Conviction upheld in wild goat meat case
24 Apr 2015
A Waitara man has lost his high court appeal against a conviction of selling illegally processed wild goat meat for
Brian Terrence Crow, 64, had earlier been charged with three counts of selling non-complying animal product, together
with another person, by the Ministry for Primary Industries.
Mr Crow pleaded not guilty, largely on the grounds he was selling the goats alive to another party, and while he was
allowing them to be processed on his property and that he sometimes helped, this was not part of the purchase agreement.
He was convicted on 16 October 2014 in New Plymouth District and sentenced to 150 hours community work.
Mr Crow appealed his conviction, but it was upheld by the High Court in New Plymouth on 26 March 2015.
The charges related to Mr Crow rounding up wild goats around the Taranaki region and bringing them to his property where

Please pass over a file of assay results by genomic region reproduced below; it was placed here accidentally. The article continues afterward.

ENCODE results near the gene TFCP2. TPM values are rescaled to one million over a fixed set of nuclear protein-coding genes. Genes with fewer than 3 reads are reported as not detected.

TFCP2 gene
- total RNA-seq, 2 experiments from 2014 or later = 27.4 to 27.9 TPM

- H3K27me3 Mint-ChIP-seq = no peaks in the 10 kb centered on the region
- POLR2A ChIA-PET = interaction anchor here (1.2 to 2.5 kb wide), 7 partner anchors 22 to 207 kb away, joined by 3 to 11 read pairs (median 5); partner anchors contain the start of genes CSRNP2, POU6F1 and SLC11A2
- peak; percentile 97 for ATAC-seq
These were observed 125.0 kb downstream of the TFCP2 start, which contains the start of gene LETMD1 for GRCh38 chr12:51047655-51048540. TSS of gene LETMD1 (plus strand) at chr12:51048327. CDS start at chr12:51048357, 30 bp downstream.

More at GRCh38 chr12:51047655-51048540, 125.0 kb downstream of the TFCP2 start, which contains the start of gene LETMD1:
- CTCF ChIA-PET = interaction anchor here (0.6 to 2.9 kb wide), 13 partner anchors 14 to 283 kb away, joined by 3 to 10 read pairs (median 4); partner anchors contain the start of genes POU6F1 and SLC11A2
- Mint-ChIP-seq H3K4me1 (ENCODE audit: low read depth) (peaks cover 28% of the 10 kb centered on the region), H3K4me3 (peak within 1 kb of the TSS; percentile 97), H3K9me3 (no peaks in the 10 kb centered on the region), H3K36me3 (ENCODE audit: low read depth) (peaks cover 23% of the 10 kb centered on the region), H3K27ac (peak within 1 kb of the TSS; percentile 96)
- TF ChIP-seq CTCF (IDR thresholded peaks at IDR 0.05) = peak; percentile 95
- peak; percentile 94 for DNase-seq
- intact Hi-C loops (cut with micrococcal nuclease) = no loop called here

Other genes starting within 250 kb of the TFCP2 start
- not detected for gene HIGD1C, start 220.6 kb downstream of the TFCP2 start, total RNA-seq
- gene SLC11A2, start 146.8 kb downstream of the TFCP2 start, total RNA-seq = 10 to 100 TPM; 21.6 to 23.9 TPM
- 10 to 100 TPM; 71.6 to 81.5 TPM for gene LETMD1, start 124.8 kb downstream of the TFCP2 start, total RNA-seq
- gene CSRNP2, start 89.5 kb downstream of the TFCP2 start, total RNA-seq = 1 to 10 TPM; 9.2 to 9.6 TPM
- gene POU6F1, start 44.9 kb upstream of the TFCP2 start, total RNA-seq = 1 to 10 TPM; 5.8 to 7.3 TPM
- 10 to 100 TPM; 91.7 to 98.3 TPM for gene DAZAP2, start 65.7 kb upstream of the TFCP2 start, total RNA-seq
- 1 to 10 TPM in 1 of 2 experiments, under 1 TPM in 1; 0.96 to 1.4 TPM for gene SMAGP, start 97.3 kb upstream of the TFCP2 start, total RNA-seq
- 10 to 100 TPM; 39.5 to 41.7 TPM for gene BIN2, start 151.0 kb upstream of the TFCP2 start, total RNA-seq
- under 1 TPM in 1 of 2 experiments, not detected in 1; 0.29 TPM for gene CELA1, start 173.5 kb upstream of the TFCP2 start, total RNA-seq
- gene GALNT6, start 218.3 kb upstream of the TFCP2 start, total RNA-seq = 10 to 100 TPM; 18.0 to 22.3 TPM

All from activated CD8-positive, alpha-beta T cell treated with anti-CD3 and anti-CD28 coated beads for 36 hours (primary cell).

they were killed, processed and sold.
People supplying meat for sale for human consumption must source the meat from appropriate MPI registered suppliers to
ensure that they are getting the meat from areas where there are no poison residues and the meat is inspected and
processed at a registered facility.
MPI Compliance General Investigator, Niamh Murphy, says these regulations are in place to ensure the meat does not
contain any poisons, diseases or bacterial contamination from processing.
“These regulations are to protect the health of consumers and MPI takes any breaches very seriously.”
MPI began investigating the slaughter and sale of goats at Mr Crow’s property after receiving a tip-off in January 2013.
MPI investigators executed a search warrant at Mr Crow’s house on 26 March 2013 finding about $2,000 in cash which Mr
Crow referred to as “goat money”.
Investigators also found four deposit books dating back to 2005 showing more than $43,000 deposited with goats
referenced on the stubs.
Evidence produced in court described Mr Crow and other parties rounding up and killing goats, skinning and gutting them
and hanging them in a tree.
To report any suspect illegal home-kill sales please contact the MPI Foodline 0800 693 721. All calls are confidential.